Our job to rebuild trust

There is a significant amount of factual and anecdotal data suggesting that we are at, or near, a "perfect storm" for our own profession - a storm fueled by a growing crisis of trust.

George Clooney has a line in the movie The Perfect Storm in which he states that he's a “swordboat captain” and asks rhetorically, “Is there anything better in the world?”

While you and I may not “sail the seas” or have Mark Wahlberg on our crew, there is a significant amount of factual and anecdotal data suggesting that we are at, or near, a “perfect storm” for our own profession – a storm fueled by a growing crisis of trust.

Like a drumbeat that slowly gets louder, we saw the emergence of the Occupy Wall Street sentiment last year followed by alarming new global data in the 2012 Edelman Trust Barometer this winter. That report included an unprecedented nine-point decline in trust in government, followed by a variety of recent corporate reputation crises, crossing industries, and geographies. The tom-tom beat reflecting a continued decline in trust – be it in business or government – shows no signs of slowing down.

The stakes are high. The collapse of trust in the private sector, as well as government, presents a powerful psychological and emotional headwind to economic recovery efforts – in the US and globally. Further, a continued decline in trust could also severely threaten the ability of the economy to recover over the longer term.

Like Clooney's Captain Billy Tyne, we in the corporate communications and public relations fields are in the midst of a truly defining time – one when we have a responsibility to lead the way and an opportunity to transcend the implied limitations of our job descriptions or titles.

Trust starts with each of us. We are uniquely positioned to build trust within our respective organizations or for our clients. However, our efforts must begin with the standards to which we hold ourselves and our peers – and they must be the highest standards of ethics and integrity.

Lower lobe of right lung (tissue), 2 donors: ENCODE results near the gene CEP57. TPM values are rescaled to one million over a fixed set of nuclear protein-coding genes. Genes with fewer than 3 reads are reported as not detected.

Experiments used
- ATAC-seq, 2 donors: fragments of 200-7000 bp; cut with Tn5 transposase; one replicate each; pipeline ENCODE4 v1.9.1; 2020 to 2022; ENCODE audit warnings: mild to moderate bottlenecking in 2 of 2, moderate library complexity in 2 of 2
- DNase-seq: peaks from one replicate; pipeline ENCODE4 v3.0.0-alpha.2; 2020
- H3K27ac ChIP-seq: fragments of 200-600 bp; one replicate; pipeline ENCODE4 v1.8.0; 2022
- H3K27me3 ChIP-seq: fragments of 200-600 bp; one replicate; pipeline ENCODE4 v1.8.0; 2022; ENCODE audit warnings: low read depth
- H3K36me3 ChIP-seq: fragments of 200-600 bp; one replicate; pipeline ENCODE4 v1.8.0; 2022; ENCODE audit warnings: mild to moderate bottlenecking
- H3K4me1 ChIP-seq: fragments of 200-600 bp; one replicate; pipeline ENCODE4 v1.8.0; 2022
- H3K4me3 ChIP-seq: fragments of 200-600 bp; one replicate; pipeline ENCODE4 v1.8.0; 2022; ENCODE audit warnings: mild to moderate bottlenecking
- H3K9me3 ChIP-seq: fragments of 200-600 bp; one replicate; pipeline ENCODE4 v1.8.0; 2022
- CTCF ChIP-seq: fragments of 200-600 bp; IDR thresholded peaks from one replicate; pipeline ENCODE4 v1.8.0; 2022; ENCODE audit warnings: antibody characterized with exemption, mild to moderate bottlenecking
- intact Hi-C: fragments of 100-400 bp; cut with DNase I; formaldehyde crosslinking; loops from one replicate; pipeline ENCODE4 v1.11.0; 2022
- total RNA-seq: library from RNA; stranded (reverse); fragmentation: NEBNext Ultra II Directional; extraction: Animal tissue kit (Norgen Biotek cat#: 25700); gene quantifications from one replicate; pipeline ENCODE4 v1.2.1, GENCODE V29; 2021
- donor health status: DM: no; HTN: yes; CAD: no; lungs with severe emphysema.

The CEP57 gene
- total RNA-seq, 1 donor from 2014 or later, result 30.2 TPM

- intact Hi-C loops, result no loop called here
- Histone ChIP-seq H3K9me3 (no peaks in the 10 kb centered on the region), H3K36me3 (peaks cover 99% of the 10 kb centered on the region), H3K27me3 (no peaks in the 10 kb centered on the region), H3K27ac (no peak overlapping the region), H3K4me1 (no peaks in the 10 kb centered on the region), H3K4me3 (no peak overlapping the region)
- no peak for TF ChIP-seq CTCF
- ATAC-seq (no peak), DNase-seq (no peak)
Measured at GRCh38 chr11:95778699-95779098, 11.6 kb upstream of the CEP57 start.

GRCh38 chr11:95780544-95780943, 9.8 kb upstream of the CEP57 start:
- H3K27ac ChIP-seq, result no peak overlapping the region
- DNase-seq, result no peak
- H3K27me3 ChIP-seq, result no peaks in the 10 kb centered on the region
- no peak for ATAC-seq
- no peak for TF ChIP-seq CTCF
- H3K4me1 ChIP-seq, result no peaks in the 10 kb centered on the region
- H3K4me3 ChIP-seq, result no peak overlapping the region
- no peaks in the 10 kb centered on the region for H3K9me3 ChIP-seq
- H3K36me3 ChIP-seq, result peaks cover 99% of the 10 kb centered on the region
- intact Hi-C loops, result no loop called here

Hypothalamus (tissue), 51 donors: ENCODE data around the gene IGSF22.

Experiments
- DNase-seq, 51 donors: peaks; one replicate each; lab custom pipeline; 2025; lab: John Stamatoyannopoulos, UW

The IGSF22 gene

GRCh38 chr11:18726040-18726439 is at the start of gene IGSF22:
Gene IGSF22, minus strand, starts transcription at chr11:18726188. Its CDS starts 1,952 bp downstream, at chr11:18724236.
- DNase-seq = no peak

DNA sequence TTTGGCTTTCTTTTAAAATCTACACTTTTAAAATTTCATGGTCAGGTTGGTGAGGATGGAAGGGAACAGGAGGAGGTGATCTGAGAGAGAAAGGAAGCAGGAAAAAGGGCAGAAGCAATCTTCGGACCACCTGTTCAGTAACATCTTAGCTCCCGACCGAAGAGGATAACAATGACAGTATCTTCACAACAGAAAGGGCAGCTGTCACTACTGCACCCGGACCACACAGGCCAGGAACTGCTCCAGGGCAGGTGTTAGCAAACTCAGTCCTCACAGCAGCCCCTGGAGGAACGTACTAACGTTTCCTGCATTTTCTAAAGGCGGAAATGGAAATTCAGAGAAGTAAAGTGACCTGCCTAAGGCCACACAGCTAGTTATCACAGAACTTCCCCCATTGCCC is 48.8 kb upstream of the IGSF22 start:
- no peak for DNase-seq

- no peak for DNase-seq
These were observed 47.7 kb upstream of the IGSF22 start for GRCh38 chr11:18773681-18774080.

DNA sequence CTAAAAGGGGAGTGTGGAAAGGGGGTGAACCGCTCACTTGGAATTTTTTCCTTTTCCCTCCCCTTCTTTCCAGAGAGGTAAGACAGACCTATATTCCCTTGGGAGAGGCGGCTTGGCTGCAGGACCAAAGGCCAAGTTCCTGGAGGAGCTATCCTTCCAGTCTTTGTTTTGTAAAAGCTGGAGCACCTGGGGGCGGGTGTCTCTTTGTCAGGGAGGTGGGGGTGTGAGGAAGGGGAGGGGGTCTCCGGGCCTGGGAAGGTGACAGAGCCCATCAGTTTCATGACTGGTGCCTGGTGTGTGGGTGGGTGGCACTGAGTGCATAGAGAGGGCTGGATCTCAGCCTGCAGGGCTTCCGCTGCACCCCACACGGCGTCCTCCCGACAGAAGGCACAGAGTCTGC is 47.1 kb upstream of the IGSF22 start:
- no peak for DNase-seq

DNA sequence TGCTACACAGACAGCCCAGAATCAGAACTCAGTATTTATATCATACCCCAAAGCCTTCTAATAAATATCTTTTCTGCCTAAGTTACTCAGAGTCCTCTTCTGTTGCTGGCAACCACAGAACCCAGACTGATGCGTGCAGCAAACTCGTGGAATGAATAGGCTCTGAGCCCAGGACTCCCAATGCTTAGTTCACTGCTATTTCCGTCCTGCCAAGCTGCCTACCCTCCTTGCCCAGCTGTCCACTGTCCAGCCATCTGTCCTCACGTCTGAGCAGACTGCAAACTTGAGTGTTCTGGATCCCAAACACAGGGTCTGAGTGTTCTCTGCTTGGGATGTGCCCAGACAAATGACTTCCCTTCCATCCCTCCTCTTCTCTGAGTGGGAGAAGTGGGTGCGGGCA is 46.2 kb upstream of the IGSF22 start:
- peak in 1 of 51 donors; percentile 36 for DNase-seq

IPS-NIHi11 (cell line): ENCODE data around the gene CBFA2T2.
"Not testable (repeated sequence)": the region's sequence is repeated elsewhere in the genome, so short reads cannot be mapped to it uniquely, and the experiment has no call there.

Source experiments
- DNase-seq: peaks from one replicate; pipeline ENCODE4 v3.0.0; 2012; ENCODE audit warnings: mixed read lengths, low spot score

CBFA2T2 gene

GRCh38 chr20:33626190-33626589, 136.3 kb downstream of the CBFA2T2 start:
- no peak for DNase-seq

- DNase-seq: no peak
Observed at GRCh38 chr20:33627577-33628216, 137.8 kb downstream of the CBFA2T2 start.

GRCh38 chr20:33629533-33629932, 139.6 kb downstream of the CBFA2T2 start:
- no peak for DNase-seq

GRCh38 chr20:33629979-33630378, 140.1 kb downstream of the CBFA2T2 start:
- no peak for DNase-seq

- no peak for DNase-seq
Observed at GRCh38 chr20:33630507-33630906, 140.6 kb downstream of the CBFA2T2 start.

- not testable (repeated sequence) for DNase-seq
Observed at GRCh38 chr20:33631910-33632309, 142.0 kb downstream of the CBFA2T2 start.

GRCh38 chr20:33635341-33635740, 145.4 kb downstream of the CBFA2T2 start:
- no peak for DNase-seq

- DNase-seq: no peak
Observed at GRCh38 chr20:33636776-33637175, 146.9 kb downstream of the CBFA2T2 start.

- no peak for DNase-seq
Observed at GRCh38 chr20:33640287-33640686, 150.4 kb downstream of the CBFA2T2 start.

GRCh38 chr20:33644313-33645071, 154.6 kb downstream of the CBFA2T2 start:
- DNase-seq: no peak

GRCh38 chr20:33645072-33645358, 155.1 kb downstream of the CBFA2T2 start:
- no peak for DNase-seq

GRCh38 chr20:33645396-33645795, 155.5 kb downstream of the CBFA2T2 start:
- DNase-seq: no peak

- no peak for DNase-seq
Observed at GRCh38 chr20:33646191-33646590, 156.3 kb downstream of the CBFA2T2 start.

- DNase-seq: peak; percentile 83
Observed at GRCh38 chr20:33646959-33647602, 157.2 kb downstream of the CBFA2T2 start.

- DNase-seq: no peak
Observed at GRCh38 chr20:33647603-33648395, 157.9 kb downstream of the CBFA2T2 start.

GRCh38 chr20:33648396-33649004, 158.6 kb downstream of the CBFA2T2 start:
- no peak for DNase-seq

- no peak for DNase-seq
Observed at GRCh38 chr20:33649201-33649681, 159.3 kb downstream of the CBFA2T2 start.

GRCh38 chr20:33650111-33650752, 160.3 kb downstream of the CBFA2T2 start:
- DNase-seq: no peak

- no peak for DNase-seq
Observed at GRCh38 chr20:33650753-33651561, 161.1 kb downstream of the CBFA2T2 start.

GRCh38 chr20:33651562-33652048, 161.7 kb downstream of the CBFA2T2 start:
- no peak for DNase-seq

So how do we build trust? Well, as always, potential paths forward certainly abound. However, our current circumstances would suggest that a new approach may be needed – such as the New Model for Corporate Communications that was introduced by the Arthur W. Page Society this year (visit www.awpagesociety.com for more info). The New Model is based on significant research and emphasizes areas such as “belief,” “character,” and “trust.”  For a directionally similar data point, consider the results of the 13th Annual Harris Poll Reputation Quotient study, which observed: “With the erosion of trust in corporate leadership, consumers have higher expectations and are demanding more information and transparency from companies with which they plan to spend their hard-earned dollars.”

The times when we only worried about the reputation of our own organization or our own clients certainly seem to have passed. The reality that we all live and work in is that an interdependent role exists between the actions of a given organization and the public perception of all organizations. If a given organization loses public trust due to actions that are perceived as unethical, there is some level of negative impact on all organizations. This negative impact – or loss of trust – hurts everyone, as noted when discussing trust-related headwinds to the economic recovery.

An understanding of the interdependence of trust was on display recently at the Best Practices in Ethics Communications Workshop in New York City on June 19, which was hosted by the Ethisphere Institute – the organization that annually recognizes the World's Most Ethical (WME) Companies – along with AECOM Technology Corp. and General Electric. The one-day ethics workshop, originally planned for 75 attendees, drew 95 participants from companies such as Aflac, American Express, Boeing, CIGNA, Edelman, Eli Lilly, Fluor, Fox News, Hill+Knowlton Strategies, The Hartford, TD Bank, and Weber Shandwick, along with the Emory University Center for Ethics and the US Navy.

While most participants were from companies that had already achieved WME recognition, there was a clear sense of urgency among all that there is more work to be done – and an opportunity for all of us to work together to rebuild public trust.

The message is clear. Trust matters. Integrity matters. Character matters.

To paraphrase Captain Billy Tyne, there is “nothing better in the world” than being a corporate communications or public relations professional today.

Paul Gennaro is SVP and CCO at AECOM.

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